Sunday 17 August 2014

Graffiti by Michelangelo in Florence

A story that might interest many tourists visiting this part of Italy alludes to graffiti by Michelangelo in Florence, specifically a simple caricature known as "l’importuno di Michelangelo". The profile of a man's face is carved into a stone on the right wall of the main entrance of the Palazzo Vecchio, just behind the "Ercole e Caco" of Baccio Bandinelli.

Graffiti by Michelangelo in Florence
Location of graffiti by Michelangelo in Florence
One story has it that Michelangelo, always in a hurry to get back to work on his sculpture, was usually stopped by an acquaintance when crossing the square. This individual always kept him talking about his trifling problems and other matters of little consequence. One day, Michelangelo, once again importuned by his troubled acquaintance and unable to be rid of him, seized the opportunity to portray him. Leaning against the wall and looking him in the eyes with his hands behind his back, he wielded the his hammer and chisel to engrave a profile of the "l’importuno di Michelangelo". Trying to picture this ridiculous scene occurring in reality is rather difficult, unless the importuno was not only deaf but with very poor eyesight as well - or maybe he really did have consuming problems that blinded him to everything else as he poured them out to Michelangelo? Oh, and to perform this feat, Michelangelo would have had to have been 12 feet tall.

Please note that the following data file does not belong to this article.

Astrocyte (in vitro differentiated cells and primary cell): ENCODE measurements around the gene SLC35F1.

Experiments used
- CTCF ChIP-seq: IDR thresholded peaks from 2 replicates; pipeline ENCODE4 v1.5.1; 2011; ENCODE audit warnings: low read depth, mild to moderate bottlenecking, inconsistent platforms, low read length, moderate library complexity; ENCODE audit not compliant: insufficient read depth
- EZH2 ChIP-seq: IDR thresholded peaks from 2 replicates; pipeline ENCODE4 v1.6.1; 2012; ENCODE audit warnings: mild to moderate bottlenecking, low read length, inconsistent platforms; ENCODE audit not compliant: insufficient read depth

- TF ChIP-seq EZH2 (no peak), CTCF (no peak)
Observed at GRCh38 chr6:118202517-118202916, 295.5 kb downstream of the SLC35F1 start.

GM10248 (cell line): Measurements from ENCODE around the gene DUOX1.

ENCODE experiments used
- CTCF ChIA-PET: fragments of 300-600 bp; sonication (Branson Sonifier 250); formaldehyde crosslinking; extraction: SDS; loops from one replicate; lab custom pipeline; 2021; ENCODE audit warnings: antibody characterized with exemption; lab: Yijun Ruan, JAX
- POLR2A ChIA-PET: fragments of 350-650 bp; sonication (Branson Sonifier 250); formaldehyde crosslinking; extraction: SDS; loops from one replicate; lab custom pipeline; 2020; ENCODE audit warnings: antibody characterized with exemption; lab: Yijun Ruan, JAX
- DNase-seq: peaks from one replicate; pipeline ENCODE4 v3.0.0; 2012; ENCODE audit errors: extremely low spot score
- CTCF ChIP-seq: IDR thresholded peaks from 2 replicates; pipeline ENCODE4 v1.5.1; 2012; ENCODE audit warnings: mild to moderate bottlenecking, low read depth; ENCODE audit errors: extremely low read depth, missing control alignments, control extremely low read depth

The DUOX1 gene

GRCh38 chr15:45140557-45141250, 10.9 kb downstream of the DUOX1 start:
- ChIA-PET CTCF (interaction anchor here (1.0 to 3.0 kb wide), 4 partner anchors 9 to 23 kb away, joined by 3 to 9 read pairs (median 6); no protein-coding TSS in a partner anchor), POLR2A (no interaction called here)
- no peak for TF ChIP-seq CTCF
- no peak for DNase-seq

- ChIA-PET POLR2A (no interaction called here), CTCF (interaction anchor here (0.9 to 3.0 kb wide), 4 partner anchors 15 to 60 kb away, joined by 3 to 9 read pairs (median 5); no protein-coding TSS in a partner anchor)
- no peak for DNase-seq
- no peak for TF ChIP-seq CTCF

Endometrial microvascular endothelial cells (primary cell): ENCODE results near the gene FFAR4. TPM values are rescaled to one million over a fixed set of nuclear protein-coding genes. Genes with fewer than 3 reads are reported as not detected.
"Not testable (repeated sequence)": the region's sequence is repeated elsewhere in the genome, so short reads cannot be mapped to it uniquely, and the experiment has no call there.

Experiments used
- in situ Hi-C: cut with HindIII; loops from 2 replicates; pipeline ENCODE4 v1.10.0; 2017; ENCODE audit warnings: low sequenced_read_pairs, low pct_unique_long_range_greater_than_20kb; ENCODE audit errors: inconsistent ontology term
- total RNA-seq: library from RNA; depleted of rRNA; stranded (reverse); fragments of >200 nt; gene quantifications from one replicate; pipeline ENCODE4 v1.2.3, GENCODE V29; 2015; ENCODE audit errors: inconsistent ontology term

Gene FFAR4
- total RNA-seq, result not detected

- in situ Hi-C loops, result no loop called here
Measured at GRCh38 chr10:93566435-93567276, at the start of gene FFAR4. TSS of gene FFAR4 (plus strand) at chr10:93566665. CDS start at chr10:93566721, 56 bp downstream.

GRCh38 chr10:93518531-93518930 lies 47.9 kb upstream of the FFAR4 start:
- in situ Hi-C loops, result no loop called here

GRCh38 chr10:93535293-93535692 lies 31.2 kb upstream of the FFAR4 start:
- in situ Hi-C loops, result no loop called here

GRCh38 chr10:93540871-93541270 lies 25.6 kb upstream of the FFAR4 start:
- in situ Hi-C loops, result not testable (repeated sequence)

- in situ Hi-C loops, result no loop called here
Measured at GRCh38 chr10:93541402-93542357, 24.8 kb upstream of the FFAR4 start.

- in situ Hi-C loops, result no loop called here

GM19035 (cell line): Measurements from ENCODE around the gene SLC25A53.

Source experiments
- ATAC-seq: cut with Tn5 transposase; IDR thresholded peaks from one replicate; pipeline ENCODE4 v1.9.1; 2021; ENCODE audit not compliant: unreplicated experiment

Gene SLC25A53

The profile of  man carved in a wall of the Palazzo Vecchio in Florence by Michelangelo.
The profile of  man carved in a wall of the Palazzo Vecchio in Florence by Michelangelo.
Another version of this story has it that the carving portrays a man condemned to the pillory and Michelangelo, passing by from the Piazza della Signoria, recognized him as his own debtor. To immortalise this state of infamy, Michelangelo decided to chisel a bas-relief profile of the offender directly into the ashlar of the Palazzo Vecchio.

Judging by the broken nose of the profile portrayed, I prefer to imagine that it's a portrait of Michelangelo himself - whether it's a self-portrait or not, who can say?

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